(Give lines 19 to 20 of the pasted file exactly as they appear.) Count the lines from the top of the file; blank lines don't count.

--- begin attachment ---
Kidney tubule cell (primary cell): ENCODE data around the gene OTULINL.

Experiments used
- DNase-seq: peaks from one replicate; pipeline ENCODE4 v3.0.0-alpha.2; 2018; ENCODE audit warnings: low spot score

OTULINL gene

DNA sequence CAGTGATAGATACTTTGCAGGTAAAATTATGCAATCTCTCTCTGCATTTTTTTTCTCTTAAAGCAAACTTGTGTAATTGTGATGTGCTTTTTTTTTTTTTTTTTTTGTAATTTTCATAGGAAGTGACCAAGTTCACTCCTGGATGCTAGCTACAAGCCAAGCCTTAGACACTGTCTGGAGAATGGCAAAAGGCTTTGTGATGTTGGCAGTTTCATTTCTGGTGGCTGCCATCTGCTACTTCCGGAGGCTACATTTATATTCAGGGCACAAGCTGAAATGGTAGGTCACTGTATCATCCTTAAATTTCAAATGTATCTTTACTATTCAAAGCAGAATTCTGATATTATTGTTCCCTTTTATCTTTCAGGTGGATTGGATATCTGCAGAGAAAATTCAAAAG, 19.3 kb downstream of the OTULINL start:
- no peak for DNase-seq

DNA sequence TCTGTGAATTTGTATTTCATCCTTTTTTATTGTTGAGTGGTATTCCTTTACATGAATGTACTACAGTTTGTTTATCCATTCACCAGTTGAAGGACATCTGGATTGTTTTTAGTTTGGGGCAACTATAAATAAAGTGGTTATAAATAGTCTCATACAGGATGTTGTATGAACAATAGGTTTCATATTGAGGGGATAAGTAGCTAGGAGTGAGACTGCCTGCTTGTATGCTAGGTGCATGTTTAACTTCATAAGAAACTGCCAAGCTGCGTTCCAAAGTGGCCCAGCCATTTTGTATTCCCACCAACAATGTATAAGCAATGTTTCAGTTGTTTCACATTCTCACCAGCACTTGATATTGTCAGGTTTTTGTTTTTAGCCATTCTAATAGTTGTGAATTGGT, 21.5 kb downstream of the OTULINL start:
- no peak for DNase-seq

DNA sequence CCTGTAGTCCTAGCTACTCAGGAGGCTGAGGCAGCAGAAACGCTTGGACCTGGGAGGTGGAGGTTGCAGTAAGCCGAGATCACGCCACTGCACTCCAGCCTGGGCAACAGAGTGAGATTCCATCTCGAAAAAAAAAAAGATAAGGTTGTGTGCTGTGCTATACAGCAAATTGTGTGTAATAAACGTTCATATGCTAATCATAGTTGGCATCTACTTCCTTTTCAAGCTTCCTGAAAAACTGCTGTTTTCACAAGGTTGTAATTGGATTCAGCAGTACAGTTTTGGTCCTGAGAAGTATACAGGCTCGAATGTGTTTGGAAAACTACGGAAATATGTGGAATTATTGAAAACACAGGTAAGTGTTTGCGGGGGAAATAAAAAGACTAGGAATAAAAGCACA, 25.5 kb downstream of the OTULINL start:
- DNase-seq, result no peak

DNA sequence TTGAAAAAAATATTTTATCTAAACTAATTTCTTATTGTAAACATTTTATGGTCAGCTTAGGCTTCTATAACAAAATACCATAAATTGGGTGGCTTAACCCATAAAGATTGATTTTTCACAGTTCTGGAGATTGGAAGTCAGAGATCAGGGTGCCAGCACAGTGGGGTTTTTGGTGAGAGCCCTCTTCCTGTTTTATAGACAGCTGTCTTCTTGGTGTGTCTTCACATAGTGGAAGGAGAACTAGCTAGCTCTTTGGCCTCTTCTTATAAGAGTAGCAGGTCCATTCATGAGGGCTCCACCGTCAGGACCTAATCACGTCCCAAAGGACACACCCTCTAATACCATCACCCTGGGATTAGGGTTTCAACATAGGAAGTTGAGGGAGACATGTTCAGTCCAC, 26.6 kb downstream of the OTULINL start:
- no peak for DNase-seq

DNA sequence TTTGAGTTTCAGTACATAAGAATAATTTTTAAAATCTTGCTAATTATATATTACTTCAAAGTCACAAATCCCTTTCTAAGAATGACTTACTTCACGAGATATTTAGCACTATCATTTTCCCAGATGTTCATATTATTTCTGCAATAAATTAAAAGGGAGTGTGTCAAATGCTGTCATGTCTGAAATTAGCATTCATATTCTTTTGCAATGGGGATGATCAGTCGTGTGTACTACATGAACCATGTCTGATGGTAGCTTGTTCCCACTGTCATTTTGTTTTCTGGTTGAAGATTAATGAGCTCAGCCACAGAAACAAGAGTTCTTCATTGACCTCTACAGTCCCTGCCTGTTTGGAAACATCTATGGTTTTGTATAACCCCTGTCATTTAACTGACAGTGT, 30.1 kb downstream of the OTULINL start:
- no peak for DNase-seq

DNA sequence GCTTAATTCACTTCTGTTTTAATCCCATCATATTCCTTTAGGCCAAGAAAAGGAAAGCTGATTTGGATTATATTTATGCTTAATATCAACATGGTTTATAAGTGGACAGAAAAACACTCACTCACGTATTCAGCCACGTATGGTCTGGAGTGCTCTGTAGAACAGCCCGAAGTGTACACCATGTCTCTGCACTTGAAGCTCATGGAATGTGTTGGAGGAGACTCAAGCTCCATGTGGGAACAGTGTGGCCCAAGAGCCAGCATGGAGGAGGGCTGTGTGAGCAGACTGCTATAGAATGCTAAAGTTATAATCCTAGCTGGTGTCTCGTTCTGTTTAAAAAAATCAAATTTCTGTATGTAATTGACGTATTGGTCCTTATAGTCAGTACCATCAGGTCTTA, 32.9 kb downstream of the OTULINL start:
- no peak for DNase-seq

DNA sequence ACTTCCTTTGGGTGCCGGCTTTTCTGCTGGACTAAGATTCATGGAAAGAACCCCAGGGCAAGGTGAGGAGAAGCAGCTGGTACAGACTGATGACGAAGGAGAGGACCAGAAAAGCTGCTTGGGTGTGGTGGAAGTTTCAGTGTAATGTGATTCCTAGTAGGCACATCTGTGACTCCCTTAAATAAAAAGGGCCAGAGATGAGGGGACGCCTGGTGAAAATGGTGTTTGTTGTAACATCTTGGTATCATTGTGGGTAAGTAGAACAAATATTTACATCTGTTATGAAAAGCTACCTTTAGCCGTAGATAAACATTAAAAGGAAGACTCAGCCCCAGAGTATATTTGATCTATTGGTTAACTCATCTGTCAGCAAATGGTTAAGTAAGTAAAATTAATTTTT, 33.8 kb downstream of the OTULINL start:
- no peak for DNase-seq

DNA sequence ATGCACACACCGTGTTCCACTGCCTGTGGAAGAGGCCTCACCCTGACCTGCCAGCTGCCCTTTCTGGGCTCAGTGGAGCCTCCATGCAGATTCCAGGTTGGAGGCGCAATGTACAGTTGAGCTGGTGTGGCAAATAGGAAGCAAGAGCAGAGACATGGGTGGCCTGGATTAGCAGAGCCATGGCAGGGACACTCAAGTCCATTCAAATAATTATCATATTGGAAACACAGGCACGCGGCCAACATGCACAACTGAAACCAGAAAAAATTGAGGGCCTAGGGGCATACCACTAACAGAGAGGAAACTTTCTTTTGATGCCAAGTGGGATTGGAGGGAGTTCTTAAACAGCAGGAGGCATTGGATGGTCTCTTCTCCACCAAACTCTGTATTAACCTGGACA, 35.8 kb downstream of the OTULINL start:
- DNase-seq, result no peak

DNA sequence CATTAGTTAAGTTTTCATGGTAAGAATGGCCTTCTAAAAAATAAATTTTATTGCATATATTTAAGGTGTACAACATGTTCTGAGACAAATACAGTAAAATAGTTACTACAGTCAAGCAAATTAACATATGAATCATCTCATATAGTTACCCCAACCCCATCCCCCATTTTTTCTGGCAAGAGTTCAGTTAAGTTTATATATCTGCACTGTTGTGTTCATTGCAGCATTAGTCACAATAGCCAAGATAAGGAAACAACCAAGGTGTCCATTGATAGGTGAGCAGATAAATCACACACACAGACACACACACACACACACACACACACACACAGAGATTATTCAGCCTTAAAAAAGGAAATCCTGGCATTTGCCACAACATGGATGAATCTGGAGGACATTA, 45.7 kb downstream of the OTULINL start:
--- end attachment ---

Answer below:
DNA sequence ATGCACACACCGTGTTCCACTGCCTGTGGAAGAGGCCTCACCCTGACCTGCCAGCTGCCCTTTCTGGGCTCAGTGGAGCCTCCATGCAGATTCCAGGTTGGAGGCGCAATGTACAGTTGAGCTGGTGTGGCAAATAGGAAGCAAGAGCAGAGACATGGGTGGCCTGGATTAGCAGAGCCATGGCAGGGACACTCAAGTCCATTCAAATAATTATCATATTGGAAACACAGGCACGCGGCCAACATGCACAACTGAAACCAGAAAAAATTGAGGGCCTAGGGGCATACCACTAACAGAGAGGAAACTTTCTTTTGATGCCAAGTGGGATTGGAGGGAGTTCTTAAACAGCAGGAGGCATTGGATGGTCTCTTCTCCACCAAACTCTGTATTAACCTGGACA, 35.8 kb downstream of the OTULINL start:
- DNase-seq, result no peak